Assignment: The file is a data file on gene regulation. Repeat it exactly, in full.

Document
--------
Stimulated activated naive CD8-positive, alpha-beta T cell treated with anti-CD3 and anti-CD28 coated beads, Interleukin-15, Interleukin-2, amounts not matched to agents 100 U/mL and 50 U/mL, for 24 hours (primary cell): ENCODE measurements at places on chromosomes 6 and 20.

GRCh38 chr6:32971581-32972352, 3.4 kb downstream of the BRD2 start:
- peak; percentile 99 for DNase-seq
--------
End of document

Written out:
Stimulated activated naive CD8-positive, alpha-beta T cell treated with anti-CD3 and anti-CD28 coated beads, Interleukin-15, Interleukin-2, amounts not matched to agents 100 U/mL and 50 U/mL, for 24 hours (primary cell): ENCODE measurements at places on chromosomes 6 and 20.

GRCh38 chr6:32971581-32972352, 3.4 kb downstream of the BRD2 start:
- peak; percentile 99 for DNase-seq